Kerbey Lane's CEO speaks to FOX 7 about the incident over the weekend

A Muslim woman and her friend experienced what they describe as "Islamaphobia." Their story has since gone viral.

Leilah and Sirat were at Kerbey Lane on Sunday.

They were there for breakfast but instead, received anti-Muslim comments by another patron.

"Then he said, she should just go back to Saudi Arabia, where she came from," says Sirat Al-Nahi,
Iraqi-American.

The man reportedly continued, asking if they were hiding guns, and to shoot him already. The two young women are in disbelief that no one came to their defense.

"When people see things like this happening around them, to not just silently watch because that just makes the experience for the person being targeted by this bigotry, to feel even worse. You feel like you're alone," says Leilah Abdennabi, Palestinian-American.

The manager told them there was nothing they could do since the patron had already been seated.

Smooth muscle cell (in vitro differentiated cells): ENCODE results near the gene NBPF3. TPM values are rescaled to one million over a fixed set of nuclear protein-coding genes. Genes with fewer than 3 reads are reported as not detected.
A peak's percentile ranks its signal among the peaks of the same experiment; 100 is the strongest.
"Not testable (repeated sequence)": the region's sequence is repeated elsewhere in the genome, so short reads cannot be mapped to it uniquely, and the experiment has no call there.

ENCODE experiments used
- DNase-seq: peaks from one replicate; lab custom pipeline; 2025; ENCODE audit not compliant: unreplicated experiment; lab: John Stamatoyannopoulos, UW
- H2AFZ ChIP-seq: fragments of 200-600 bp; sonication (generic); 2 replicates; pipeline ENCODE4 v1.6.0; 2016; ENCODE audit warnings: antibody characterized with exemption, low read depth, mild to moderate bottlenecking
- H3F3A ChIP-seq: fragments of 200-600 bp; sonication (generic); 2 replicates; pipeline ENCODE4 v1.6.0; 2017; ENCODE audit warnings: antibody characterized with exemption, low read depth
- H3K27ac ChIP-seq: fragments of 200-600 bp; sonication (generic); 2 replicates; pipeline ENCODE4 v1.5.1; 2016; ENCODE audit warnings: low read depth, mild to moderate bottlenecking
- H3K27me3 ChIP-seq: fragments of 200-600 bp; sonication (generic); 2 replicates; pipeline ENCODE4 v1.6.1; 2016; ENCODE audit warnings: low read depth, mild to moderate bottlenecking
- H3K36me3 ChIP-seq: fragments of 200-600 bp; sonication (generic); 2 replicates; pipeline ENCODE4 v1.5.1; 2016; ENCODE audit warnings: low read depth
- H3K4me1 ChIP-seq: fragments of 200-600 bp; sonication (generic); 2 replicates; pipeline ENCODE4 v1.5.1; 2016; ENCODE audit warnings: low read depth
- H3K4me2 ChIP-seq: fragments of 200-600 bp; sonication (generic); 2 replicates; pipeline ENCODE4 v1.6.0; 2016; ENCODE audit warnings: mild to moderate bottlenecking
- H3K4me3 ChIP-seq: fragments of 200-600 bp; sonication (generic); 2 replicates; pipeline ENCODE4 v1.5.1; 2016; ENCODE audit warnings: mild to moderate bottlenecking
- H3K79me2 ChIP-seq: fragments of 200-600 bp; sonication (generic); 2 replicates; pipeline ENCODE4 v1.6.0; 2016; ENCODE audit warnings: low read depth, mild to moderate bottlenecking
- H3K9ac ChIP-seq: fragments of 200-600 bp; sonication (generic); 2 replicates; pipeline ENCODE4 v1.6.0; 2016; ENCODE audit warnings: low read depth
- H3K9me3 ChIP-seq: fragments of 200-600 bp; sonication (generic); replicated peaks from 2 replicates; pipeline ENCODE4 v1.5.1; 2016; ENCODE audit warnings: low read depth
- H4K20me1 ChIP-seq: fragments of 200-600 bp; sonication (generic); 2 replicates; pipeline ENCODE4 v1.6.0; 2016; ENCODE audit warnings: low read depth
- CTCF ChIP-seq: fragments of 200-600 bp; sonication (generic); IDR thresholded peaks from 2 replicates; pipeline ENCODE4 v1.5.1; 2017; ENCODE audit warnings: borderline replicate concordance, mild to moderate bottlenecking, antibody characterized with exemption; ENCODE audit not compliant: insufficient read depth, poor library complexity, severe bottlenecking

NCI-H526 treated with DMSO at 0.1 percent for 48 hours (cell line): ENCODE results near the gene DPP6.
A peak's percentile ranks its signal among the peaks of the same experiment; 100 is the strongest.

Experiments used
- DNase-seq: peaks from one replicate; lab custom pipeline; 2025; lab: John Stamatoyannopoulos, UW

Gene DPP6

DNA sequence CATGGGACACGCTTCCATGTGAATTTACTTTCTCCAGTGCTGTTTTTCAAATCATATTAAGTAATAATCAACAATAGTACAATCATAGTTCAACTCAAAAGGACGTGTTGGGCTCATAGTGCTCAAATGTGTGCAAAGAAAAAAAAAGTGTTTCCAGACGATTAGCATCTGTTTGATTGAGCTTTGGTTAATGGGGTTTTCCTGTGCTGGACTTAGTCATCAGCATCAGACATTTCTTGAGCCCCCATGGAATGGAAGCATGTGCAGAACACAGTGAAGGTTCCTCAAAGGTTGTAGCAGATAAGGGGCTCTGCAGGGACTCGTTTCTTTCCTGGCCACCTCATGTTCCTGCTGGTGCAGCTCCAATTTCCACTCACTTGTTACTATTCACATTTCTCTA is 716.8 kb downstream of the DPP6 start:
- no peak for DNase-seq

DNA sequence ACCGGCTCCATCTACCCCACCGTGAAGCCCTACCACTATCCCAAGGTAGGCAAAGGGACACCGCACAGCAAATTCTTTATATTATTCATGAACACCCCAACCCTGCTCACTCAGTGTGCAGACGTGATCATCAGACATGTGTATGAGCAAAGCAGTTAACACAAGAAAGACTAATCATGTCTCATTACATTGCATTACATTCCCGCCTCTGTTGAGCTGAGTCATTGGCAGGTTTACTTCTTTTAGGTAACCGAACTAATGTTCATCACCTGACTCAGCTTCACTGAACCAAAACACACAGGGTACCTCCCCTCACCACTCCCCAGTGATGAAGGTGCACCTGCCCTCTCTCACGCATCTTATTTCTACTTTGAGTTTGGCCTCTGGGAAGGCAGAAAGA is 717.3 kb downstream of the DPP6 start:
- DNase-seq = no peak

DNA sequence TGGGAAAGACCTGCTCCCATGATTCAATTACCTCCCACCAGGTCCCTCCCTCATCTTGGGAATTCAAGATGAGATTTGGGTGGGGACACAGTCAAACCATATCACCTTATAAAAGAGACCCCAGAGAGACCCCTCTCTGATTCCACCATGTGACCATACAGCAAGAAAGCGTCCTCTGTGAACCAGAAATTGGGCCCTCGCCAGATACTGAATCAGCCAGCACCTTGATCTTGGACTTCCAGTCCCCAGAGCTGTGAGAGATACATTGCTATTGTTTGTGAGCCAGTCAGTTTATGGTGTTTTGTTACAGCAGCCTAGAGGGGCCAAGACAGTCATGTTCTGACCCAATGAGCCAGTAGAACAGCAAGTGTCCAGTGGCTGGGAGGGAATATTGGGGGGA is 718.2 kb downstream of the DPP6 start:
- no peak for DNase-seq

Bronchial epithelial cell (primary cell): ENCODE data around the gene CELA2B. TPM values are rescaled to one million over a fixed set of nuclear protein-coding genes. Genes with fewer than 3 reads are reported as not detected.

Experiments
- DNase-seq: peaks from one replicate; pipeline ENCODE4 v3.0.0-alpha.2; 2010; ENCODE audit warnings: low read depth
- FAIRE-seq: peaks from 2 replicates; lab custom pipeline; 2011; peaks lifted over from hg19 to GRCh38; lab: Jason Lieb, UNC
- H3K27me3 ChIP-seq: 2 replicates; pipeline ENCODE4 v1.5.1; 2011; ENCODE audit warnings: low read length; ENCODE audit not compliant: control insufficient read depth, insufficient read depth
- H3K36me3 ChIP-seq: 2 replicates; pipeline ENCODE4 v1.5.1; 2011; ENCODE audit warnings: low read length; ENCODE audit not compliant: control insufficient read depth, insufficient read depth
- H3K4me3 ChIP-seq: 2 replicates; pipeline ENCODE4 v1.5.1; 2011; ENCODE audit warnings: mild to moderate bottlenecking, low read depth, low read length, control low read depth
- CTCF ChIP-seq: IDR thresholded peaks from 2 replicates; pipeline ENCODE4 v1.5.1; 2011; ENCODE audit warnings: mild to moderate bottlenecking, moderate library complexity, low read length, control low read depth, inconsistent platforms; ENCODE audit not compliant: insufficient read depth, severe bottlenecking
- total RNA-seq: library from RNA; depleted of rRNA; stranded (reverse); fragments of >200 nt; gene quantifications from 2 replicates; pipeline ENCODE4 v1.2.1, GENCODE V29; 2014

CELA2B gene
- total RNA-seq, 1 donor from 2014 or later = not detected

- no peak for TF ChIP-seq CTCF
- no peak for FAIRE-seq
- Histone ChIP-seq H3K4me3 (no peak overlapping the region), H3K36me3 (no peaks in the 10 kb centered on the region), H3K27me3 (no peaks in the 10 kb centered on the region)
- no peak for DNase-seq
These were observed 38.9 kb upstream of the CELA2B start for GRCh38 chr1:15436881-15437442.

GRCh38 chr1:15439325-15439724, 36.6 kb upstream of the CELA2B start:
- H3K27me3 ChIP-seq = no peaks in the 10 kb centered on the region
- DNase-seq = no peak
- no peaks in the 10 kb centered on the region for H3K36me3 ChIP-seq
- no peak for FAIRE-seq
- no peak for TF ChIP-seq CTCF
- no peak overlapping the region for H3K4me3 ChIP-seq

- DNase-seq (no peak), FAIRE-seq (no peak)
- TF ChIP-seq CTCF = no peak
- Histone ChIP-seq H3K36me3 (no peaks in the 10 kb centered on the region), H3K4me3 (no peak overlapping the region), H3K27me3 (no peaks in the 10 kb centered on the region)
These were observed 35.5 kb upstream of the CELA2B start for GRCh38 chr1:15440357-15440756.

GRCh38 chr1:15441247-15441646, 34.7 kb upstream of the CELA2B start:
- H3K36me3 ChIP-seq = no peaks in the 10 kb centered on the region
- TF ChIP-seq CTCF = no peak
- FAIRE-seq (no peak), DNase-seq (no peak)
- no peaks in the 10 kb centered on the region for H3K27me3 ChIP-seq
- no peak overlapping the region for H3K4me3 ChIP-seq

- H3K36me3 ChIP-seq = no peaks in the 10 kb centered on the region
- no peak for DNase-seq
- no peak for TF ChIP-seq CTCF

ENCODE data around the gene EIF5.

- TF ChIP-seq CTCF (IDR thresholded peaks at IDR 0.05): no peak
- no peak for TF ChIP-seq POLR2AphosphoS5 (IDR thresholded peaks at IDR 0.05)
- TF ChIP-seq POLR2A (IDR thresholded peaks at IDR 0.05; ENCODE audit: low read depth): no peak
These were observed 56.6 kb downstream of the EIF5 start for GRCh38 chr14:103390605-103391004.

We spoke with Kerbey Lane CEO Mason Ayer about what happened.

"Our staff was unaware of what was said, while it was being said. Many of them, in fact, after the investigation was conducted today, we found out that they learned about the incident when they came back on social media and saw what was said. That was their knowledge of what had actually been said to the young ladies," says Mason Ayer, Kerbey Lane Cafe, CEO.

Ayer has apologized to both women, along with issuing a statement on social media and their website.
It has received hundreds of comments, many criticizing how the situation was handled.

"They should not have tried to remove the person themselves because of the threat of violence and what we've seen historically. They should have called police and had police remove this person because this individual has absolutely no business being in our restaurants. He's not welcome back," says Ayer.

"I don't believe that the people who own Kerbey Lane and the people who work there are 'Islamaphobic' or condone these actions. I think in the future that Kerbey Lane, as well as other businesses, need to train their employees on how to deal with situations like this," says Abdennabi.

That is exactly what Ayer says he plans to do.

 

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